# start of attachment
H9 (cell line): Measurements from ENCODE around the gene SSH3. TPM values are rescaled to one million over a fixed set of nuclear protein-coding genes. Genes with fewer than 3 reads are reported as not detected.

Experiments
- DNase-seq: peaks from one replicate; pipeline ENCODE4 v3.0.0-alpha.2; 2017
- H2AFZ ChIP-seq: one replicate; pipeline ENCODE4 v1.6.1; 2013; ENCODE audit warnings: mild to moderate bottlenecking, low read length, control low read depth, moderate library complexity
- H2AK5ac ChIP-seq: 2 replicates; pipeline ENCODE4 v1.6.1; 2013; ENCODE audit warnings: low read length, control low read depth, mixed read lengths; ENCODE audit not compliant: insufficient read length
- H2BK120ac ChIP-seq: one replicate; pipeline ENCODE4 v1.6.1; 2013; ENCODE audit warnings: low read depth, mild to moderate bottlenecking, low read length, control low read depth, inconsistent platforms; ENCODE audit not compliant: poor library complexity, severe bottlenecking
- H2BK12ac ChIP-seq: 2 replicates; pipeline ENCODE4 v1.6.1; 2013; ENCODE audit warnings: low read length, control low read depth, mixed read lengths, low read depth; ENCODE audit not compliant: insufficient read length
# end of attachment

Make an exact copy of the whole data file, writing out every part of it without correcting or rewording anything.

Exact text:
H9 (cell line): Measurements from ENCODE around the gene SSH3. TPM values are rescaled to one million over a fixed set of nuclear protein-coding genes. Genes with fewer than 3 reads are reported as not detected.

Experiments
- DNase-seq: peaks from one replicate; pipeline ENCODE4 v3.0.0-alpha.2; 2017
- H2AFZ ChIP-seq: one replicate; pipeline ENCODE4 v1.6.1; 2013; ENCODE audit warnings: mild to moderate bottlenecking, low read length, control low read depth, moderate library complexity
- H2AK5ac ChIP-seq: 2 replicates; pipeline ENCODE4 v1.6.1; 2013; ENCODE audit warnings: low read length, control low read depth, mixed read lengths; ENCODE audit not compliant: insufficient read length
- H2BK120ac ChIP-seq: one replicate; pipeline ENCODE4 v1.6.1; 2013; ENCODE audit warnings: low read depth, mild to moderate bottlenecking, low read length, control low read depth, inconsistent platforms; ENCODE audit not compliant: poor library complexity, severe bottlenecking
- H2BK12ac ChIP-seq: 2 replicates; pipeline ENCODE4 v1.6.1; 2013; ENCODE audit warnings: low read length, control low read depth, mixed read lengths, low read depth; ENCODE audit not compliant: insufficient read length